The tacit admission offered against Helgeson at trial was not ambivalent in nature because Helgeson does not contend that he either did not hear or understand the accusation or that he had had no opportunity or ability to reply to the accusation. See 4 Weinstein's Evidence ¶ 801 (d)(2)(B)[01] (1980). Thus, we conclude that the district court committed no error by admitting into evidence the accusation and Helgeson's silence in response to the accusation. Because we adopt the rationale enunciated in Mr. Justice Stevens's concurrence in which he was joined by Mr. Justice Stewart in Jenkins v. Anderson, supra, we will quote from the concurrence, 447 U.S. at 241, 100 S. Ct. at 2131, 65 L.Ed.2d at 96:

"The Court holds that a defendant who elects to testify in his own behalf waives any Fifth Amendment objection to the use of his prior silence for the purpose of impeachment. As the Court correctly points out, this holding is squarely supported by Raffel v. United States, 271 U.S. 494, 46 S. Ct. 566, 70 L. Ed. 1054, in which the Court upheld the use of a defendant's failure to take the stand at his first trial to impeach his testimony on retrial. Nevertheless, I would not rely on Raffel because such reliance incorrectly implies that a defendant's decision not to testify at his own trial is constitutionally indistinguishable from his silence in a pre-custody context. But the two situations are fundamentally different. "In the trial context it is appropriate to presume that a defendant's silence is an exercise of his constitutional privilege and to prohibit any official comment that might deter him from exercising that privilege. For the central purpose of the Fifth Amendment privilege is to protect the defendant from being compelled to testify against himself at his own trial. Moreover, since a defendant's decision whether to testify is typically based on the advice of his counsel, it often could not be explained without revealing privileged communications between attorney and client. "These reasons have no application in a prearrest context. The fact that a citizen has a constitutional right to remain silent when he is questioned has no bearing on the probative significance of his silence before he has any contact with the police. We need not hold that every citizen has a duty to report every infraction of law that he witnesses in order to justify the drawing of a reasonable inference from silence in a situation in which the ordinary citizen would normally speak out. When a citizen is under no official compulsion whatever, either to speak or to remain silent, I see no reason why his voluntary decision to do one or the other should raise any issue under the Fifth Amendment. For in determining whether the privilege is applicable, the question is whether petitioner was in a position to have his testimony compelled and then asserted his privilege, not simply whether he was silent. A different view ignores the clear words of the Fifth Amendment [`No person ... shall be compelled in any criminal case to be a witness against himself.... U.S.Const. Amdt. V.] ... Consequently, I would simply hold that the admissibility of petitioner's failure to come forward with the excuse of self-defense shortly after the stabbing raised a routine evidentiary question that turns *349 on the probative significance of that evidence and presented no issue under the Federal Constitution."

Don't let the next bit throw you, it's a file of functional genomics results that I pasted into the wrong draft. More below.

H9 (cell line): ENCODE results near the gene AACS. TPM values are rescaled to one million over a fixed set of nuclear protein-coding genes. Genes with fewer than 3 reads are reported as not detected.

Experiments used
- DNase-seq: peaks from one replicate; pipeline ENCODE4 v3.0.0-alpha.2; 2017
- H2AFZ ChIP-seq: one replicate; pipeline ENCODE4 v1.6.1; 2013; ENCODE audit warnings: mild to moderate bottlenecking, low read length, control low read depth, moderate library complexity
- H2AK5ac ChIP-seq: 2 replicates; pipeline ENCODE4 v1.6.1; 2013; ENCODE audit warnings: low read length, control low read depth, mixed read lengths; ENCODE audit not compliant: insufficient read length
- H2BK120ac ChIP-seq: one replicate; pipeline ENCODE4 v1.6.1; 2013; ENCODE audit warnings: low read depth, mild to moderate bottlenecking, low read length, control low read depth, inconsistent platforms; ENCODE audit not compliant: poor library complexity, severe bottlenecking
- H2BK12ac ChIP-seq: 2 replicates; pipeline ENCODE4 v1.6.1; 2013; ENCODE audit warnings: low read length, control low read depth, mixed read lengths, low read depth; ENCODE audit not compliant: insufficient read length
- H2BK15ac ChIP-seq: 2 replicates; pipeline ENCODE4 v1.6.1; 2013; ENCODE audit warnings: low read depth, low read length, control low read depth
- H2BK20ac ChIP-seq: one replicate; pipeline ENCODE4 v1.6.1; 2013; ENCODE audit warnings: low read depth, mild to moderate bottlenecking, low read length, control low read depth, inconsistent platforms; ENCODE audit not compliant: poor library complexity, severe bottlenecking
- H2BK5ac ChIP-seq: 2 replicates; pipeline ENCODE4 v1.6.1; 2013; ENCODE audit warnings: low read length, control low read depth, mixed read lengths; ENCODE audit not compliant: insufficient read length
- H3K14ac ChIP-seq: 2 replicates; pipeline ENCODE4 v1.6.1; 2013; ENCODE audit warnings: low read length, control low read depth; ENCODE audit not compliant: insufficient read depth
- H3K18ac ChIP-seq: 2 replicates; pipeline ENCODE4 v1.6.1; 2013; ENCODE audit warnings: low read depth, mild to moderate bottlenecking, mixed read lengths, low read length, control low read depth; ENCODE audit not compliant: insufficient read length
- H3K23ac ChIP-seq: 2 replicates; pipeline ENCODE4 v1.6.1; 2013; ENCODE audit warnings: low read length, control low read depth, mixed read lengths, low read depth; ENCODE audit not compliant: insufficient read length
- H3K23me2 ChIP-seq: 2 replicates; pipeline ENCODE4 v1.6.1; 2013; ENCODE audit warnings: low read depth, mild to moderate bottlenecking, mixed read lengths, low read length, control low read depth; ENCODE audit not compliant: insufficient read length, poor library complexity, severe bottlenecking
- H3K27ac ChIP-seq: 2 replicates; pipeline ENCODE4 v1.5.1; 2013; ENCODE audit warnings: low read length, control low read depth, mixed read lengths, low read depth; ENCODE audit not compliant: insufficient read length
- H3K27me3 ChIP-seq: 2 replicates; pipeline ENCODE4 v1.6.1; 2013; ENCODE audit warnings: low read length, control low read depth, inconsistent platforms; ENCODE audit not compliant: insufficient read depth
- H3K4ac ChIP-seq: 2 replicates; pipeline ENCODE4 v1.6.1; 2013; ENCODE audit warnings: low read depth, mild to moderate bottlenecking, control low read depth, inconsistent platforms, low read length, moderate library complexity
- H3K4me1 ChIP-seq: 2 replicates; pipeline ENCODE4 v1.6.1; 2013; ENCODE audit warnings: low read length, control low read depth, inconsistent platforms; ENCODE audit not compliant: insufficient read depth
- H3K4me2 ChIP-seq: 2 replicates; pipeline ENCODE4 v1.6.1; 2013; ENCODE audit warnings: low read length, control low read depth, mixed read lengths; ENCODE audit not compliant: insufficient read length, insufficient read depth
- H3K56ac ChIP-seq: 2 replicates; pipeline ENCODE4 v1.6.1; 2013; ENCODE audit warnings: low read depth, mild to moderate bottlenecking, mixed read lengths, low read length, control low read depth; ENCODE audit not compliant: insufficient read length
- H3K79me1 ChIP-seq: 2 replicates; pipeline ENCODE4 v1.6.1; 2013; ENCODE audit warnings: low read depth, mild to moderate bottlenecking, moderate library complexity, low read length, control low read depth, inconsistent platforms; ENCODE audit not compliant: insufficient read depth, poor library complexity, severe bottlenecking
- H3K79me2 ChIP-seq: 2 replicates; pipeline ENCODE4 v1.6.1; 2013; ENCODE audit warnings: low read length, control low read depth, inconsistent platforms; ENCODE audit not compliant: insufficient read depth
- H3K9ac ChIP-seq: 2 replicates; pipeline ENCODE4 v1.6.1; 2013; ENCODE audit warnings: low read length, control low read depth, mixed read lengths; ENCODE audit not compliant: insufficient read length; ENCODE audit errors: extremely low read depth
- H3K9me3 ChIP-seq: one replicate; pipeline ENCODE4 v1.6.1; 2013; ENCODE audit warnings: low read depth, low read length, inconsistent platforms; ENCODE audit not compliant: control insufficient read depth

The closing arguments of the State and counsel for Helgeson were not transcribed and, therefore, we have no indication of how the evidence was summarized before the jury. No jury instructions were given on the evidentiary effect of tacit admissions. No contention was made by Helgeson that he was in custody at the time that White Horse made the accusation and that, therefore, he was entitled to the Miranda warnings. State v. Hagge, 224 N.W.2d 560, 566 (N.D.1974). Substantial evidence existed by which the jury could establish that Helgeson drove the station wagon at the time of the accident. This evidence consists of the fact that Helgeson's relatives observed him drive the car as he left Coleharbor; that only Helgeson had a reason to drive to Underwood because White Horse had not been willing to drive there; that Borr observed two people in the front seat of the station wagon at the time of the accident; and it was established at trial that White Horse and Helgeson were in the front seat of the station wagon at the time of the accident.

For reasons stated in this opinion the judgment of conviction is affirmed.



[1] This form of evidence, which is commonly referred to as the "tacit admission rule" was recognized by the United States Supreme Court in Sparf v. United States, 156 U.S. 51, 15 S. Ct. 273, 39 L. Ed. 343 (1895). The rule is not applicable in situations in which it is not reasonable to expect a response to an accusation.

[2] We are not unmindful of the fact that the case of Starr v. Morsette, 236 N.W.2d 183 (N.D. 1975) was a civil case and that, therefore, it differs from the criminal nature of this case. Nevertheless, the policy reasons which are used to justify the use of tacit admissions as evidence are equally applicable to criminal cases, at least in the situation where the accusation and the ensuing silence occur in a pre-arrest context. Even in the pre-arrest context, the danger of undue prejudice may outweigh the probative value of the evidence. Such a situation would arise if the defendant did not have the ability or the opportunity to respond to the accusation. For a recent case concerning the problems associated with the substantive use of a defendant's pre-arrest silence, see United States v. Gonzales Caro, 637 F.2d 869 (2d Cir. 1981), Vol. 28, No. 1, The Criminal Law Reporter 2451 (February 18, 1981).